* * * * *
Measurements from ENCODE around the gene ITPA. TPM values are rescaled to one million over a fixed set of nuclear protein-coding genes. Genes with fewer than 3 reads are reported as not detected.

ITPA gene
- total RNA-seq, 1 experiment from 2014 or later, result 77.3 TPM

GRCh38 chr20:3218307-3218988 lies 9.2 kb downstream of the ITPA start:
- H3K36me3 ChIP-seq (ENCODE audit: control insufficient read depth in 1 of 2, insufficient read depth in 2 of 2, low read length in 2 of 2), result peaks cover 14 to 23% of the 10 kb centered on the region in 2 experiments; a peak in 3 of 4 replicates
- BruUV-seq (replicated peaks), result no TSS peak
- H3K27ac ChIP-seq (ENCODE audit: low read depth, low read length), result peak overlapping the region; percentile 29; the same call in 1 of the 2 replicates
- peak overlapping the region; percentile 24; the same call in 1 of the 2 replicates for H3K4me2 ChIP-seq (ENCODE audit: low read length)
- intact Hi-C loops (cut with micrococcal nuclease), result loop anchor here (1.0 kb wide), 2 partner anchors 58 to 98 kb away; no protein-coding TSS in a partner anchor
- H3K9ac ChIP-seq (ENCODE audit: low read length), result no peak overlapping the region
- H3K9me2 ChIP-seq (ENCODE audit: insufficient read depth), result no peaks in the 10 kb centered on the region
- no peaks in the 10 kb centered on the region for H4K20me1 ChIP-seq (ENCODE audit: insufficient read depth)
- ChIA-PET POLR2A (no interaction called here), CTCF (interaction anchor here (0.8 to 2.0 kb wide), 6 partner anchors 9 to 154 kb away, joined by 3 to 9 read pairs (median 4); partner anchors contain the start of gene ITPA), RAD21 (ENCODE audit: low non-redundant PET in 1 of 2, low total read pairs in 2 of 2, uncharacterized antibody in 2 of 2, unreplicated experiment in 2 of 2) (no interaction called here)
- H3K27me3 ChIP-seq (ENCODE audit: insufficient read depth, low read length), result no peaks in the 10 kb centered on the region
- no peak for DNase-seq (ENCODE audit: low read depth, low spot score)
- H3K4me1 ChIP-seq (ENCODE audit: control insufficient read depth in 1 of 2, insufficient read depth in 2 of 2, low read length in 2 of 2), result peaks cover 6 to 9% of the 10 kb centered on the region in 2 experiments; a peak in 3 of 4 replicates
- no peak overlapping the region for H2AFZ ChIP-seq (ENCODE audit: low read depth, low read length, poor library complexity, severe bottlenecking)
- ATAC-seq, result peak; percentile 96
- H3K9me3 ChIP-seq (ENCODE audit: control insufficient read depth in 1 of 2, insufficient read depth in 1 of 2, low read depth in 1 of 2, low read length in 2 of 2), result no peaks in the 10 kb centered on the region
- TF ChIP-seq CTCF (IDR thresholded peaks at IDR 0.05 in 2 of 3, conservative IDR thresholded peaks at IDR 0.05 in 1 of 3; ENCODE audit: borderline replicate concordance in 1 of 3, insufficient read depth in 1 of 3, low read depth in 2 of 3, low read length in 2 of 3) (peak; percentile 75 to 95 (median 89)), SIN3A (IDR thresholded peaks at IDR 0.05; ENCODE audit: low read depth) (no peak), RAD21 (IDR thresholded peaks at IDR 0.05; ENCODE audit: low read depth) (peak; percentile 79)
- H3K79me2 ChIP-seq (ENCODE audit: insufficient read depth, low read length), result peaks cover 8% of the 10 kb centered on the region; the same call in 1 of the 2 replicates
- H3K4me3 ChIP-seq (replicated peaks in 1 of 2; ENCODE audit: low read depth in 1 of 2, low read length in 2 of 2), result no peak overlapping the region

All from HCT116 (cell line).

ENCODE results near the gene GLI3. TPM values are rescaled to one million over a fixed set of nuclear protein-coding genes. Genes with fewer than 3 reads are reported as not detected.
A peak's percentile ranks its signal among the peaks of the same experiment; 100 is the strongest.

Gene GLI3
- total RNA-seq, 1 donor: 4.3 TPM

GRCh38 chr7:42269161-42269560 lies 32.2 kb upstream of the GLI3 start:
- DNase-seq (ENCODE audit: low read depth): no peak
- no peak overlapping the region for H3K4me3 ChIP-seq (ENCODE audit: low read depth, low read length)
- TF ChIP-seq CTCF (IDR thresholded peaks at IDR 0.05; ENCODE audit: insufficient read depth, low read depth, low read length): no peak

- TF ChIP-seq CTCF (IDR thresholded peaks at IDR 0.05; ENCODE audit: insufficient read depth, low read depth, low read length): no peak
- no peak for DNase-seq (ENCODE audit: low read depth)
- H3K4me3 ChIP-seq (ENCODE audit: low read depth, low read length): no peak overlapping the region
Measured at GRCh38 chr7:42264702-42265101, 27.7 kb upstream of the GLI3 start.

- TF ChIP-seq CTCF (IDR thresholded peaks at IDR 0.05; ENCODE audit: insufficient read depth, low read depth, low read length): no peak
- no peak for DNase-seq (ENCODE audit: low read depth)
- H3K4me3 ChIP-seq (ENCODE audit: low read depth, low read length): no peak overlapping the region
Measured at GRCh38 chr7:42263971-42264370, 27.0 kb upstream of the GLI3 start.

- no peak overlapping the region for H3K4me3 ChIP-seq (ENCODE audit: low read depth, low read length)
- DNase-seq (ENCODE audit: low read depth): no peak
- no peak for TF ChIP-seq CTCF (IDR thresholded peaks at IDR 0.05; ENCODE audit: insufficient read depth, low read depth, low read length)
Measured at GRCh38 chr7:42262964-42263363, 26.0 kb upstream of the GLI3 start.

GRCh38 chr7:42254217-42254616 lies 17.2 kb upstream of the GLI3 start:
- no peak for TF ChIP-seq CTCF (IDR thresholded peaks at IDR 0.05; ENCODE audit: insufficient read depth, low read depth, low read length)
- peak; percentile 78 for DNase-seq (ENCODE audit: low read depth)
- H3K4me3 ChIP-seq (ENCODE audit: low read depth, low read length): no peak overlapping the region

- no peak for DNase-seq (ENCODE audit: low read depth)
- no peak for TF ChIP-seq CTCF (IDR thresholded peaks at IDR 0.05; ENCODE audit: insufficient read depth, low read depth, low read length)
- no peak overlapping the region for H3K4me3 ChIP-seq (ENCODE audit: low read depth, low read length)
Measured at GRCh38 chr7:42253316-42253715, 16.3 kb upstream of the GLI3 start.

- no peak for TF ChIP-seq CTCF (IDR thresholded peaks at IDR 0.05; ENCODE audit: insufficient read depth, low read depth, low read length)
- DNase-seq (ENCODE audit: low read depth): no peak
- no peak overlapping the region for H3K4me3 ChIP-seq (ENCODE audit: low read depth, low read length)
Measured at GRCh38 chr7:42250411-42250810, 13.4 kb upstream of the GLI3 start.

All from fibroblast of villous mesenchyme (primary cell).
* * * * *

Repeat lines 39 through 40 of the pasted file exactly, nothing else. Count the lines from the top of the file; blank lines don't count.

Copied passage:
Measured at GRCh38 chr7:42263971-42264370, 27.0 kb upstream of the GLI3 start.

- no peak overlapping the region for H3K4me3 ChIP-seq (ENCODE audit: low read depth, low read length)